The journey of the "Rothschild Haggadah" began 550 years ago with the artist Yoel ben Shimon in Northern Italy and ended in Jerusalem, the capital of the Jewish people
The patriarch of the Rothschild family, Mayer Amschel, collected and traded ancient coins. His five sons who inherited the family estates and businesses after his death had more of an affinity for ancient illustrated manuscripts than coins. During the 19th and early 20th centuries, the descendants of the family who resided in various European cities amassed a large collection of manuscripts, along with other works of art.
One of the foremost collectors was Baron Edmond de Rothschild. “The Famous Benefactor”, as the Baron was known in the Land of Israel, began to collect books while he was still in his twenties. Edmond added dozens of manuscripts to the forty or so he had inherited from his father. The majority of these were Christian texts or historical novels, but as an observant Jew he also collected Jewish manuscripts. He owned 14 of these handwritten works, including two bibles, several Passover Haggadot and a festival prayer book from 1492. His most famous Jewish manuscript is “The Rothschild Miscellany” which is currently stored in the Israel Museum in Jerusalem.
The Baron died in Paris in 1934, leaving behind three children. James, the firstborn, had emigrated to England before the First World War. After his father’s death, James sent an expert antique dealer to France to appraise the manuscript collection and to divide it up between James, his brother Maurice, and his sister Miriam (Alexandrine). The dealer drew up a detailed list of over 100 items along with their monetary value. Most of James’ share was sent to his estate in England. Among his collection were several special Passover Haggadot. After the manuscripts were divided between the Rothschild children, for reasons which remain a mystery to this day, James Rothschild decided to leave 6 Hebrew manuscripts from his collection, including several Passover Haggadot, in France.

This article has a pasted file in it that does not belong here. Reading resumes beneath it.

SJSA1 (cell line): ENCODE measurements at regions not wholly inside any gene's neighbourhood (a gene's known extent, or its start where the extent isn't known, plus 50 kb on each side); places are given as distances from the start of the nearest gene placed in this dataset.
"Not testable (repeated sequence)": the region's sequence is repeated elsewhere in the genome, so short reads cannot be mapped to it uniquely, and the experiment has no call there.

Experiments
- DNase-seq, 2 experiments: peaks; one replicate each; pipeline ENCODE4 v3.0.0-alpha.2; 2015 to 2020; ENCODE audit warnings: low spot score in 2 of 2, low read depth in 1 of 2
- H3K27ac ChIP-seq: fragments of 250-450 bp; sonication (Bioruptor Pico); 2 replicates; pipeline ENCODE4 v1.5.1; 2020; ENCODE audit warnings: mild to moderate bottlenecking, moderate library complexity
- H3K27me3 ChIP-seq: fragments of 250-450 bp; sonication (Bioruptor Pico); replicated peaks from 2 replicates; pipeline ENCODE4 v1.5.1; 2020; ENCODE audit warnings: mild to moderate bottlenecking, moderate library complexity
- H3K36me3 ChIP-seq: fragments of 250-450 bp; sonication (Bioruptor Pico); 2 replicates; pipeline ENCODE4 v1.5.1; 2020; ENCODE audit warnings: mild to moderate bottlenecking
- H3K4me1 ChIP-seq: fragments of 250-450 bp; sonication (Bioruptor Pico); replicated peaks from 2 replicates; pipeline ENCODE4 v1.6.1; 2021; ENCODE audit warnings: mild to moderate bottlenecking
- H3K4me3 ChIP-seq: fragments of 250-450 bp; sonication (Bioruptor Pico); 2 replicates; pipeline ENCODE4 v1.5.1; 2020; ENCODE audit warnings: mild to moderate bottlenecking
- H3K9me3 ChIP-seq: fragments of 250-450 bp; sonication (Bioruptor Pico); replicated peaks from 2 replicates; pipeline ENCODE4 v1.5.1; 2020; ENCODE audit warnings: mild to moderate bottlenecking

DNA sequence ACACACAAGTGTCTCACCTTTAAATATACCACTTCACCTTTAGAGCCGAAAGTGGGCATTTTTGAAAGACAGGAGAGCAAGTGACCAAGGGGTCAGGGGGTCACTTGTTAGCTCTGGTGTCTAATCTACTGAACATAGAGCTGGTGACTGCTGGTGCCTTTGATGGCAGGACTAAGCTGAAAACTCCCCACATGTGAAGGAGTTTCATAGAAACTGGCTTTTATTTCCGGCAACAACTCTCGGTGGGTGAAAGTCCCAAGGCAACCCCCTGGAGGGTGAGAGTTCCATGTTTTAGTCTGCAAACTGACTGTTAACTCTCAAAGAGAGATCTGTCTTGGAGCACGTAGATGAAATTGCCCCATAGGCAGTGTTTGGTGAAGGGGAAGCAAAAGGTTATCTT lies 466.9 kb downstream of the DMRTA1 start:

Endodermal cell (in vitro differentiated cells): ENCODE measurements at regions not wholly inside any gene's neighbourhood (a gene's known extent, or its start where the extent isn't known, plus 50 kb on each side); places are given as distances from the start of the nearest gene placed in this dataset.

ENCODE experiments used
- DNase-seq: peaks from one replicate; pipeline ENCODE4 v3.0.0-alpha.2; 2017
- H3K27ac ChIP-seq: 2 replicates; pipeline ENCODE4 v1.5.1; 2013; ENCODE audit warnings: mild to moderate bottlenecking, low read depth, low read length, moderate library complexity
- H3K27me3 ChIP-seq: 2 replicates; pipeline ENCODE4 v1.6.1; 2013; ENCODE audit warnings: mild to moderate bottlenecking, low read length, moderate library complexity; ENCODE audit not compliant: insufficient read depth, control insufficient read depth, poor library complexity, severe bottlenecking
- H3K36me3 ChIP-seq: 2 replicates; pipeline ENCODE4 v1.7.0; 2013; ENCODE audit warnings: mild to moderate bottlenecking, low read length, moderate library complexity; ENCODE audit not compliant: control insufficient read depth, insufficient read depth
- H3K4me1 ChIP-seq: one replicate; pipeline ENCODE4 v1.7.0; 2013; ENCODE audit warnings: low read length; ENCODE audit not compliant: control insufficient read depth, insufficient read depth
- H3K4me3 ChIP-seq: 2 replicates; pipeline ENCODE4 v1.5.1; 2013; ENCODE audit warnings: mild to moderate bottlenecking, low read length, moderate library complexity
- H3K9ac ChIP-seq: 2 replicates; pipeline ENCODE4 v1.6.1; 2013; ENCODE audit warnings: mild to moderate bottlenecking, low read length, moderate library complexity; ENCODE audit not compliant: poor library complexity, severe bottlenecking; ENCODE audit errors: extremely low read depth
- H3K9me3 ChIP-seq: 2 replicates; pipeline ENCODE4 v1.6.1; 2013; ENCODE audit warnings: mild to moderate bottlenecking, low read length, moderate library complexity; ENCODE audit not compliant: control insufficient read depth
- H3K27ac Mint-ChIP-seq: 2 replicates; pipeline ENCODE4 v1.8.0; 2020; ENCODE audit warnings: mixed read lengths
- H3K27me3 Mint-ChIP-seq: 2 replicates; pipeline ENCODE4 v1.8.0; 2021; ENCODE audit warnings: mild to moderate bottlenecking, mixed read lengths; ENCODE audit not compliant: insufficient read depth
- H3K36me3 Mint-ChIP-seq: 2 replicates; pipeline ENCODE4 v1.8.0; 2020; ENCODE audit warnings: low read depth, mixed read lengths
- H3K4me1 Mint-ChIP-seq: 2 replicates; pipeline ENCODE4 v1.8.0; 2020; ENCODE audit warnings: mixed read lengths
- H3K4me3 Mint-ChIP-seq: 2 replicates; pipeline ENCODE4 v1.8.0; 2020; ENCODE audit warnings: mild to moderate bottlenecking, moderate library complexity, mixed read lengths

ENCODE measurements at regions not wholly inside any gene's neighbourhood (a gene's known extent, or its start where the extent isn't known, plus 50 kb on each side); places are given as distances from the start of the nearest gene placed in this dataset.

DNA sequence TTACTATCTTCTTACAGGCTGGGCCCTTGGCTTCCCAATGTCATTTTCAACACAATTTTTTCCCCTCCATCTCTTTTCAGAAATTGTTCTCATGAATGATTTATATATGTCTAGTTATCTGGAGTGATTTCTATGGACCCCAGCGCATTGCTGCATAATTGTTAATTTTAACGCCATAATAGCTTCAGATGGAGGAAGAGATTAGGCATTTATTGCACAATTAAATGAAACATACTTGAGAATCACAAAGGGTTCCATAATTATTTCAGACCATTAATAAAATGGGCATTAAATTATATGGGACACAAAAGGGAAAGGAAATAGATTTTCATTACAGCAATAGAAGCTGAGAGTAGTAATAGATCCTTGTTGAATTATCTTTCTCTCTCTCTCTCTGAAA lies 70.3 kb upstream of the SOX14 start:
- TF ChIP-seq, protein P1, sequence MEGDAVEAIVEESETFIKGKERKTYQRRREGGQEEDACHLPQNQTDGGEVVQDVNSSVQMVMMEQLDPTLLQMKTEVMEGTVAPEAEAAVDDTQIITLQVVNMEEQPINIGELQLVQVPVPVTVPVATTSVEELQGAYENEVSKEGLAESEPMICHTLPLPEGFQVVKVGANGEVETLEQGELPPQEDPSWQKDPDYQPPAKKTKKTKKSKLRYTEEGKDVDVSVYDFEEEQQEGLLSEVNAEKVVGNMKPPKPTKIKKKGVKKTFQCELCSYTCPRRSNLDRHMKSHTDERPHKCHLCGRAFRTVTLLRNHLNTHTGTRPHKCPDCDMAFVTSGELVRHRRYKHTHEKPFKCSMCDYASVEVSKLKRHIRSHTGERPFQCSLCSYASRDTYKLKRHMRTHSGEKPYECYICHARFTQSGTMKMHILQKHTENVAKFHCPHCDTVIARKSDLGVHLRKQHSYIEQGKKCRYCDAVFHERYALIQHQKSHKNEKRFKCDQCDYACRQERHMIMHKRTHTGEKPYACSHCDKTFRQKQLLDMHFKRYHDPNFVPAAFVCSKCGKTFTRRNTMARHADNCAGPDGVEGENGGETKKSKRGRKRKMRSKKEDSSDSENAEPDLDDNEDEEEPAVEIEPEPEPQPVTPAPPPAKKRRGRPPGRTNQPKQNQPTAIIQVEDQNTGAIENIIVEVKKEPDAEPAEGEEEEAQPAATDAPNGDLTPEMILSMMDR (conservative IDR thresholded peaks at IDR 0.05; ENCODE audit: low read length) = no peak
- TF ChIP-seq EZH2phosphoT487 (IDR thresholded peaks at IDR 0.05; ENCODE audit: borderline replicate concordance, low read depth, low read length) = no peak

One of these Haggadot contains some 50 pages written in quadratic Ashkenazi script, accompanied by dozens of colorful illustrations. Some of the wonderful illustrations in this Haggadah are connected to the text itself, and some contain motifs connected to the Haggadah and the story of the exodus from Egypt – the ten plagues, matzah baking, and more.
This Haggadah would later become known as the “Rothschild Haggadah.” Some of the illustrations in the Haggadah provide details regarding its source. The cities of Pithom and Ramses feature late gothic architecture, reminiscent of Northern Italian fortresses. The figures depicted in the Haggadah are also dressed in clothing typical of Northern Italy. The illustrator’s name does not appear, but the style is reminiscent of that of a famous illustrator named Yoel ben Shimon. Information taken from other manuscripts show that Yoel ben Shimon was active in the second half of the 15th century in the cities of Modena and Cremona in Northern Italy.
Some of the illustrations are rather amusing. The wise son is seen picking his nose. This could be a play on the words of the response he receives “and you should say to him” [v’af ata emor lo – af in Hebrew also means nose].
Another strange illustration appears underneath the song Dayeinu. The illustration depicts a gentile drinking himself into inebriation and warming his bare feet next to a fire, upon which he is roasting raw meat which does not seem particularly kosher.
The scribe who transcribed the Rothschild Haggadah was probably named Yehuda. He decorated and emphasized his own name in red in the words of the Hallel prayer, “Hayta Yehuda L’Kodsho”.
The liturgy of the Haggadah follows early Ashkezani tradition, differing slightly from the liturgy we are familiar with today. During the Middle Ages, the rabbis debated whether a blessing should be recited for the Hallel prayer included in the Haggadah. The accepted practice today is not to recite a blessing, but the transcriber of the Rothschild Haggadah appears to have followed the opposing opinions and began the first half of the Hallel prayer with the blessing “to complete the Hallel“. The songs sung at the end of the Haggadah, Echad Mi Yodea and Chad Gadya do not appear, rather the transcriber of this Haggadah instructs the reader to drink the fourth cup of wine at this point. The Haggadah ends with the words slik Ma Nishtana (“Ma Nishtana has been completed”), as in this period, Ashkenazi communities referred to the entire Haggadah by the name of the well-known song which features the question – “why is this night different from all other nights?”